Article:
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Friday, August 29, 2014

Advisory: Beware of Impersonation Fraud

Don't be afraid to question communications that claim to come from "official" sources. A common tactic in phishing and other scams is a claim to be or represent some important official.


  • Email from the "help desk" claiming you need to re-authenticate your account. This is a common tactic used to trick people into giving up their Internet ID and password.
  • Phone messages from "Microsoft support" telling you that your computer is infected. This trick usually involves telling the victim that they need to let the caller examine their computer remotely - usually aimed at installing malicious software.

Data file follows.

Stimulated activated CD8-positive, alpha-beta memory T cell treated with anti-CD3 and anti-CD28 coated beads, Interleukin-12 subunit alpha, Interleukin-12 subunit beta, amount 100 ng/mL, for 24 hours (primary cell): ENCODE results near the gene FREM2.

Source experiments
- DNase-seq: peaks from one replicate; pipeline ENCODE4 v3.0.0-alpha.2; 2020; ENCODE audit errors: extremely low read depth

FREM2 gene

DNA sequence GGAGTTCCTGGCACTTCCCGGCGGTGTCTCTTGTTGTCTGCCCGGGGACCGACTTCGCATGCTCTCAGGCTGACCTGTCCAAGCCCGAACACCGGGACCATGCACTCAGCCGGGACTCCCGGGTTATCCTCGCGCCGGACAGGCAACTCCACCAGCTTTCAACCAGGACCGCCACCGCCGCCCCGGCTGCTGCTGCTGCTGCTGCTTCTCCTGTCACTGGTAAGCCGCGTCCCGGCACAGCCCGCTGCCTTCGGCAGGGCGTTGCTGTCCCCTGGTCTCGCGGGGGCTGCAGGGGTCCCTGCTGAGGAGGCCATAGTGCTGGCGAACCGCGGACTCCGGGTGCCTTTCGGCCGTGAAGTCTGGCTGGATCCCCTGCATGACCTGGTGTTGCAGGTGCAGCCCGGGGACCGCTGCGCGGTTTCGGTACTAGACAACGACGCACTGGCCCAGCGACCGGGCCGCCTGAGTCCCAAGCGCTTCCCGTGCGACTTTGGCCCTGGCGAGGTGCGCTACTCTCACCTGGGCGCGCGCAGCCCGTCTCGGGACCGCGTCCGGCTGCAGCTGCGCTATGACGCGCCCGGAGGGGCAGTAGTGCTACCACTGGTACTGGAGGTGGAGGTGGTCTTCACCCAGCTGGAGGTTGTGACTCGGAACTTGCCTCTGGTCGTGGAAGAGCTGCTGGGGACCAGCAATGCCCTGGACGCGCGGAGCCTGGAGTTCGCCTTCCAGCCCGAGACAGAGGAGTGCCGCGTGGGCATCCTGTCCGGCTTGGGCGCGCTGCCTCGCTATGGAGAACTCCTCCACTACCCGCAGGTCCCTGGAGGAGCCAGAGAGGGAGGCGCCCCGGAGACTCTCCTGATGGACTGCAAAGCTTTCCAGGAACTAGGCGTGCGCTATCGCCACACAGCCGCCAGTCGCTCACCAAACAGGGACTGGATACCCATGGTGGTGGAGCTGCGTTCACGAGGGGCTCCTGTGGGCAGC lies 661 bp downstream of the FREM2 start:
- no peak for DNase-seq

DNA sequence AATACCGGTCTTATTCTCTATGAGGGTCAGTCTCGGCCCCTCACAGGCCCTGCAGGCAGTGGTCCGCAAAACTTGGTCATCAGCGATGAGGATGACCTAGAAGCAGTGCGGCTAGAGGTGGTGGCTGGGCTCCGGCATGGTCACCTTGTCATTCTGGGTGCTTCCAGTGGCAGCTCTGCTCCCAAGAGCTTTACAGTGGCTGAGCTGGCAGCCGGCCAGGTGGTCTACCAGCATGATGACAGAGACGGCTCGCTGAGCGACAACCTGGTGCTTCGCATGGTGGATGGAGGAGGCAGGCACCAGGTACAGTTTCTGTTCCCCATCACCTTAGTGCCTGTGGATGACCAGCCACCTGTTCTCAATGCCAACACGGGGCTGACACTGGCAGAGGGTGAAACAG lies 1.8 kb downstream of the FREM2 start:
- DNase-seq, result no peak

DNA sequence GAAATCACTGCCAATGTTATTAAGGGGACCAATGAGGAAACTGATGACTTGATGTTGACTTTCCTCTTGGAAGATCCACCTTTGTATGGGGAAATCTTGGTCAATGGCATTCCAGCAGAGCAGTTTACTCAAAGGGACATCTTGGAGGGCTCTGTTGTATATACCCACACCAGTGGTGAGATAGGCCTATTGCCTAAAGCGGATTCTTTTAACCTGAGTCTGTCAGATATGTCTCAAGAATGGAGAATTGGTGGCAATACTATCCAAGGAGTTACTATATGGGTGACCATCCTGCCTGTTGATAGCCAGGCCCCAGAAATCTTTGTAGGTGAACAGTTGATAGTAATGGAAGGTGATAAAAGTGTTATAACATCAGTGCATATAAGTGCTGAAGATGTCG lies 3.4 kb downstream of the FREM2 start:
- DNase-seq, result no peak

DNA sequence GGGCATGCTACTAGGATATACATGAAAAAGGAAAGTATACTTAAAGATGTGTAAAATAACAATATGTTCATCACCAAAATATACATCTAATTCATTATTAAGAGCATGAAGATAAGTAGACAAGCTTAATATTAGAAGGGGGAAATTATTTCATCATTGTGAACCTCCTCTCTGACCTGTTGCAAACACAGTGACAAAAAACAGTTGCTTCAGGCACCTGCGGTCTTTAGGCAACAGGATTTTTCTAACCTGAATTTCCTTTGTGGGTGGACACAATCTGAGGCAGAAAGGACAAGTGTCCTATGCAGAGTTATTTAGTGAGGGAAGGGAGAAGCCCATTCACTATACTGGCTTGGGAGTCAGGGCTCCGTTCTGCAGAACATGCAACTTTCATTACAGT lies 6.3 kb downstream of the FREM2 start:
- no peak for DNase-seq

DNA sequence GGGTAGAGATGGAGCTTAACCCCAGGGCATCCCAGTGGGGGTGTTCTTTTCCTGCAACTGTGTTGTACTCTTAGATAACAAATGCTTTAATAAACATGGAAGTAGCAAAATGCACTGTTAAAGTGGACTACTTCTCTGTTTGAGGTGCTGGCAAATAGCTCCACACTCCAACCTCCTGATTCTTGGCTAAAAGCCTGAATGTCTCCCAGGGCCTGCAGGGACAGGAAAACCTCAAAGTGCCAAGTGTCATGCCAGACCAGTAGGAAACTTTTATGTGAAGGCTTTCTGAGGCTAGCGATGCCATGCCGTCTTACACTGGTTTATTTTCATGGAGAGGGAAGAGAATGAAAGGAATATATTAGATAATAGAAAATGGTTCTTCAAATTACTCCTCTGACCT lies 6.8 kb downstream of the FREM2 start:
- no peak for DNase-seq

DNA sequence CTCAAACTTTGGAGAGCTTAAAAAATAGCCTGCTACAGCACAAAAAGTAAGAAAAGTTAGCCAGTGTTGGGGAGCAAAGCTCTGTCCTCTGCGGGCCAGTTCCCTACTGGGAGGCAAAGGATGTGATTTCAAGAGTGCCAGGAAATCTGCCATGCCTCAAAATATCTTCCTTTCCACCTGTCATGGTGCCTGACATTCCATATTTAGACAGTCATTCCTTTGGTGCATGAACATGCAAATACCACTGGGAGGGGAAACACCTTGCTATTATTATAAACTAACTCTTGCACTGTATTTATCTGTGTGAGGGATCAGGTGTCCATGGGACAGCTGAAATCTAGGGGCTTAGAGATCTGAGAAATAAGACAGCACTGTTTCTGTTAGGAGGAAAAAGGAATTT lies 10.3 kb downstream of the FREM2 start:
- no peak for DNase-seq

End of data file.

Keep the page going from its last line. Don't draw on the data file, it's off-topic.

• Email or text messages telling you that you need to install "special software" to chat with your help desk. Again, the aim of such tactics is to trick you into installing malicious software.

If you receive messages like these, don't be afraid to challenge them. You should be able to confirm official communications through other channels. For technical issues, visit http://it.umn.edu and use the search function to confirm that a caller or email is official. Likewise the search function on  UMN home page at http://www.umn.edu will help you. (Don't forget about http://search.umn.edu!)

For examples of other common fraud methods, see the FBI's page on Common Fraud Schemes at http://www.fbi.gov/scams-safety/fraud.

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